The FAQ released recently yields information on the Independent Dispute Resolution.
The FAQs related to the No Surprises Act final rule was released last week. Just as quick reminder, the rule deals with the arbitration process between payers and providers on out-of-network claim reimbursement. But first, let’s look at some of the reactions to last week’s final rule.
Interestingly, there hasn’t publicly been a lot of reaction. We’re still waiting to see what the plaintiffs in the lawsuits surrounding this issue will do. One thing we do have, however, is a statement from the American Society of Anesthesiologists expressing their disappointment with the rule, stating that it – “fails to protect patient access to…providers” and still allows insurers to profit at “patient and provider expense”. They noted that they’re mulling over what their next move will be in court, so expect to see an update on that litigation soon.
The FAQs that accompanied the final rule addresses several key issues, building off previously released guidance in addition to the new rule. Topics include initial payments, disclosures and open negotiation, payment denials, how the NSA applies to no-network plans and those that use reference-based pricing, what to do with plans that don’t provide out-of-network coverage at all, and how the NSA works with behavioral health emergencies and air ambulance non-emergencies.
The guidance also interestingly dedicates a question to clarifying that insurers who do vary contracted rates based on specialties have to calculate a separate median contracted rate for each specialty. Some providers are worried that despite the NSA directing that calculations of median in-network rates be based on payment data from similar specialties, insurers might calculate their median in-network rates for specialty services using primary care provider rates. This would artificially lower that median in-network rate, which, in turn, would lower the qualifying payment amount that is a significant factor in the arbitrators’ decisions. This guidance attempts to get ahead of this potentially happening by definitively laying out the methodology for calculating these amounts for specialties.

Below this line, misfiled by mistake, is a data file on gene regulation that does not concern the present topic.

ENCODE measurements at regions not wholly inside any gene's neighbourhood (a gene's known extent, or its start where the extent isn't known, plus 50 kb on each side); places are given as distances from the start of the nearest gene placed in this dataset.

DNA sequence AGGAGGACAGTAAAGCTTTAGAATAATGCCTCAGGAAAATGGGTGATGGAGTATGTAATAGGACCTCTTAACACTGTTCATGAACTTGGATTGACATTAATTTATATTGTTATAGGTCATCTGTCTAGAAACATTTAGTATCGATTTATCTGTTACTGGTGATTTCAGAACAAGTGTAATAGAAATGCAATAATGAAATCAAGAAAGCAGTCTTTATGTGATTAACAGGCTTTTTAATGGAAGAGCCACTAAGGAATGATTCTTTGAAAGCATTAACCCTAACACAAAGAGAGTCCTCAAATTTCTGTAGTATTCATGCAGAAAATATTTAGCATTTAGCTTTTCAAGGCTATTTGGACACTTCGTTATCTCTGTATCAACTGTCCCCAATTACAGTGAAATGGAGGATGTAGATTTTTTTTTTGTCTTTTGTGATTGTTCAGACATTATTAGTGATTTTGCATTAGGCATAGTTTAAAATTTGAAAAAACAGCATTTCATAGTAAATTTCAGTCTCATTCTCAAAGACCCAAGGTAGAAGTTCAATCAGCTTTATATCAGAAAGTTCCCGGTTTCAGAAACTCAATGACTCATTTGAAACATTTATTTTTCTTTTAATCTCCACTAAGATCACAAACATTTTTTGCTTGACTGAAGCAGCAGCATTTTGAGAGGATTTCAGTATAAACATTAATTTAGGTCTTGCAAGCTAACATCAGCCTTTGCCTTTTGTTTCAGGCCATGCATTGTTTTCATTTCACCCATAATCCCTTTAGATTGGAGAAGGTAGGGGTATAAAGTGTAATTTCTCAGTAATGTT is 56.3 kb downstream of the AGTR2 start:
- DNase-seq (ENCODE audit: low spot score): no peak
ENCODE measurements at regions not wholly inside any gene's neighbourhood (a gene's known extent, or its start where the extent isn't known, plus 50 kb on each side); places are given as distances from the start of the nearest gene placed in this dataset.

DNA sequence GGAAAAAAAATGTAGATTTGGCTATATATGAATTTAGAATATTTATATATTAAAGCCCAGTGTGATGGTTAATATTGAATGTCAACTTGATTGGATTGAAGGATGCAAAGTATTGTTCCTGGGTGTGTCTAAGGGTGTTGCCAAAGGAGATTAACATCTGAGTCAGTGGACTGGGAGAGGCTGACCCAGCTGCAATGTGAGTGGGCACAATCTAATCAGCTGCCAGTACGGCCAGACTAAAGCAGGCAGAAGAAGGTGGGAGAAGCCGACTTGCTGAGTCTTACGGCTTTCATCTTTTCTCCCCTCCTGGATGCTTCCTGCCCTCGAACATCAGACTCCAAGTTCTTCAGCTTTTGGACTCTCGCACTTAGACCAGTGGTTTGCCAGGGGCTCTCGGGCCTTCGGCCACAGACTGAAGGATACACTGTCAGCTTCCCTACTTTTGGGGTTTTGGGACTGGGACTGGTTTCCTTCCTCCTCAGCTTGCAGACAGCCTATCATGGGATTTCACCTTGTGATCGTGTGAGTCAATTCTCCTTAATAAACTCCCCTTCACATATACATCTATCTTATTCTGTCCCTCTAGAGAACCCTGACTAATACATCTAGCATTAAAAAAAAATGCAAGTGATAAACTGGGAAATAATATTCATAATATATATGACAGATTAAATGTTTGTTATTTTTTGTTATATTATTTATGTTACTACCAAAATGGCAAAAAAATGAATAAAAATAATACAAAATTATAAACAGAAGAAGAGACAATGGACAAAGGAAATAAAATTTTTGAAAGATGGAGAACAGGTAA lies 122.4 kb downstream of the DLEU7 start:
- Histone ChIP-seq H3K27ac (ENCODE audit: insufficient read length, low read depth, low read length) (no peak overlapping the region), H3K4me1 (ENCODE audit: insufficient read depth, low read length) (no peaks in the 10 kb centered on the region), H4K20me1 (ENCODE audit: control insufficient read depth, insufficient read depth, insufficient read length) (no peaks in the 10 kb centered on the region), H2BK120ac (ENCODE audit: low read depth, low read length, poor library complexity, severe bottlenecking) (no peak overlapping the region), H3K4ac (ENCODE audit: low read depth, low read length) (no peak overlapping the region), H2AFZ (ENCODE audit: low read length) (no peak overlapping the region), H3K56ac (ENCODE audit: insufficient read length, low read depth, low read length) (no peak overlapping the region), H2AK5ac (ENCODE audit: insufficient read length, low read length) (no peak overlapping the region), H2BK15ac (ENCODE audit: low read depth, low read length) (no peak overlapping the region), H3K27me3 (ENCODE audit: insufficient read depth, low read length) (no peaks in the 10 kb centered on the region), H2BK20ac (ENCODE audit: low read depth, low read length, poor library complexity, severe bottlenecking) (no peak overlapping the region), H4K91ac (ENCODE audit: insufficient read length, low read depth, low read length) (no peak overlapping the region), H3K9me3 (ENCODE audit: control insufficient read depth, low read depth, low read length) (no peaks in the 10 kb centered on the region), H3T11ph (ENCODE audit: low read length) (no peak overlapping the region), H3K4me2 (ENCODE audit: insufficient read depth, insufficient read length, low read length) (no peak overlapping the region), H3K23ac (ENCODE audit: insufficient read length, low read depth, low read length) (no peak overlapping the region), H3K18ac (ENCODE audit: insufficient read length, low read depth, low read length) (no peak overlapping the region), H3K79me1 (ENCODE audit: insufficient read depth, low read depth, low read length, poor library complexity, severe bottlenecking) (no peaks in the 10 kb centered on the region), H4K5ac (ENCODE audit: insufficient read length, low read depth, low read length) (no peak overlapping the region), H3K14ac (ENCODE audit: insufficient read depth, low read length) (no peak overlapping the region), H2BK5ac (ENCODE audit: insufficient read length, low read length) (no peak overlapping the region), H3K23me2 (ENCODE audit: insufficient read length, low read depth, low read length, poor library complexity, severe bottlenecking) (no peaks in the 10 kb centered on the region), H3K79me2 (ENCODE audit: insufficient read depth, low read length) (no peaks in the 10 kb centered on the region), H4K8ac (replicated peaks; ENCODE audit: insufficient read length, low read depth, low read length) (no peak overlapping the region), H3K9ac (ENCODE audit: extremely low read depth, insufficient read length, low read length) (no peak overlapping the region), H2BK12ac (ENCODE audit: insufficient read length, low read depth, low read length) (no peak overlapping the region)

In addition to the FAQs, the Centers for Medicare & Medicaid Services (CMS) also released a set of three videos walking through the Independent Dispute Resolution (IDR) process. The videos include an hour-long tutorial on using the federal IDR portal to initiate reimbursement disputes. CMS noted common mistakes seen throughout this process so far, which includes things like incorrectly batching cases, not providing accurate contact information, and failing to include the Qualifying Payment Amount provided with an initial payment. All this guidance has been released in the hopes of improving both efficiency and speed of going through this arbitration process.
This is much needed information because, according to the recently released update on the federal IDR portal, the departments have run into a few operating issues in the short five months the portal has been open. Firstly, there has just been a totally unexpected number of disputes initiated: over 46,000 between opening day of April 15 to the report cutoff date of Aug. 11. Among those disputes, more than 21,000 were challenged as ineligible for the federal IDR process. Ineligibility could be found due to several factors, including jurisdictional issues, incorrect batching and bundling of claims, completed open negotiations, and more. While important, someone must decide whether an eligibility challenge has merit or not, which can slow down the process.
CMS is hoping that with the additional guidance and a little more time, disputing parties will help them help themselves, so to speak, to get the federal IDR portal operating smoothly and as intended as we move into fall.
Although we’ve been given a wealth of information in the last few weeks on this particular aspect of the NSA, the departments aren’t done. They specifically noted in these releases that this rule was narrow in scope to strictly the IDR process.
Although the exact timeline is unclear, we can expect to see them very busy with future rulemaking on other aspects of the NSA.